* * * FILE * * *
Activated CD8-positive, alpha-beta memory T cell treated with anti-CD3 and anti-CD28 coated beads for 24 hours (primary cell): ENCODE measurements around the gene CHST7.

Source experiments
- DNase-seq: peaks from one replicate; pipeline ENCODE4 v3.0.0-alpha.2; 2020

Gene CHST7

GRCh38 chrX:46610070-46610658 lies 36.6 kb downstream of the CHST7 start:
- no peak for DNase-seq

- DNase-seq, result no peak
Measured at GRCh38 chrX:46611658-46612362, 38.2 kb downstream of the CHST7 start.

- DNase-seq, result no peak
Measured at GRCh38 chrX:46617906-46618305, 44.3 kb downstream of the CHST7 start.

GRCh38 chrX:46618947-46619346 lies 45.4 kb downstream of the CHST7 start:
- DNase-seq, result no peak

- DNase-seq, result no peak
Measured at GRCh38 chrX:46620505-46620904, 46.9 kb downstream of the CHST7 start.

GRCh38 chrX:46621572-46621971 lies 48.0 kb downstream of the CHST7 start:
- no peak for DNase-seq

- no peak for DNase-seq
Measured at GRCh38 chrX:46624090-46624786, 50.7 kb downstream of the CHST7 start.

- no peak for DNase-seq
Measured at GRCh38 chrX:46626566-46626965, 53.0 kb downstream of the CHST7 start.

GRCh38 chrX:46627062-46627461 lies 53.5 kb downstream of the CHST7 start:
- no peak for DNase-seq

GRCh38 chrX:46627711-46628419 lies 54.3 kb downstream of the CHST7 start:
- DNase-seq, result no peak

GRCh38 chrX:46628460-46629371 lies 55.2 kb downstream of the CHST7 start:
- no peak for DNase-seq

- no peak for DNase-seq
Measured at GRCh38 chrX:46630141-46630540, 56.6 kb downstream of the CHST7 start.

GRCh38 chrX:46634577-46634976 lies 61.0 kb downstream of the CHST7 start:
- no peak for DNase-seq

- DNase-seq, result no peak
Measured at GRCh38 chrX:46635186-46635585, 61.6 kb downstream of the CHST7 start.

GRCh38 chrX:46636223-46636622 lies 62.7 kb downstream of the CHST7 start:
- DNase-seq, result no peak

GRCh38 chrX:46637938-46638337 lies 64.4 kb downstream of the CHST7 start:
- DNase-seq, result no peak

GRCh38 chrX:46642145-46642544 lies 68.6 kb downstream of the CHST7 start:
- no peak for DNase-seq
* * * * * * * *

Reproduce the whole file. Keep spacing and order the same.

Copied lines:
Activated CD8-positive, alpha-beta memory T cell treated with anti-CD3 and anti-CD28 coated beads for 24 hours (primary cell): ENCODE measurements around the gene CHST7.

Source experiments
- DNase-seq: peaks from one replicate; pipeline ENCODE4 v3.0.0-alpha.2; 2020

Gene CHST7

GRCh38 chrX:46610070-46610658 lies 36.6 kb downstream of the CHST7 start:
- no peak for DNase-seq

- DNase-seq, result no peak
Measured at GRCh38 chrX:46611658-46612362, 38.2 kb downstream of the CHST7 start.

- DNase-seq, result no peak
Measured at GRCh38 chrX:46617906-46618305, 44.3 kb downstream of the CHST7 start.

GRCh38 chrX:46618947-46619346 lies 45.4 kb downstream of the CHST7 start:
- DNase-seq, result no peak

- DNase-seq, result no peak
Measured at GRCh38 chrX:46620505-46620904, 46.9 kb downstream of the CHST7 start.

GRCh38 chrX:46621572-46621971 lies 48.0 kb downstream of the CHST7 start:
- no peak for DNase-seq

- no peak for DNase-seq
Measured at GRCh38 chrX:46624090-46624786, 50.7 kb downstream of the CHST7 start.

- no peak for DNase-seq
Measured at GRCh38 chrX:46626566-46626965, 53.0 kb downstream of the CHST7 start.

GRCh38 chrX:46627062-46627461 lies 53.5 kb downstream of the CHST7 start:
- no peak for DNase-seq

GRCh38 chrX:46627711-46628419 lies 54.3 kb downstream of the CHST7 start:
- DNase-seq, result no peak

GRCh38 chrX:46628460-46629371 lies 55.2 kb downstream of the CHST7 start:
- no peak for DNase-seq

- no peak for DNase-seq
Measured at GRCh38 chrX:46630141-46630540, 56.6 kb downstream of the CHST7 start.

GRCh38 chrX:46634577-46634976 lies 61.0 kb downstream of the CHST7 start:
- no peak for DNase-seq

- DNase-seq, result no peak
Measured at GRCh38 chrX:46635186-46635585, 61.6 kb downstream of the CHST7 start.

GRCh38 chrX:46636223-46636622 lies 62.7 kb downstream of the CHST7 start:
- DNase-seq, result no peak

GRCh38 chrX:46637938-46638337 lies 64.4 kb downstream of the CHST7 start:
- DNase-seq, result no peak

GRCh38 chrX:46642145-46642544 lies 68.6 kb downstream of the CHST7 start:
- no peak for DNase-seq